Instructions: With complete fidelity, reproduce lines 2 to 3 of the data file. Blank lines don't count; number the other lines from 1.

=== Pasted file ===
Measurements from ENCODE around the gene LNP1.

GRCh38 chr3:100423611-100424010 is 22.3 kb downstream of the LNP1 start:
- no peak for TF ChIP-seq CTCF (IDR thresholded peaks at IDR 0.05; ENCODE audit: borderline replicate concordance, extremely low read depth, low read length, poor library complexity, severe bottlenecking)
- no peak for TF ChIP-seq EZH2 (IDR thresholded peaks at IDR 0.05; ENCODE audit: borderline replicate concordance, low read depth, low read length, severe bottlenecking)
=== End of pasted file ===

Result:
GRCh38 chr3:100423611-100424010 is 22.3 kb downstream of the LNP1 start:
- no peak for TF ChIP-seq CTCF (IDR thresholded peaks at IDR 0.05; ENCODE audit: borderline replicate concordance, extremely low read depth, low read length, poor library complexity, severe bottlenecking)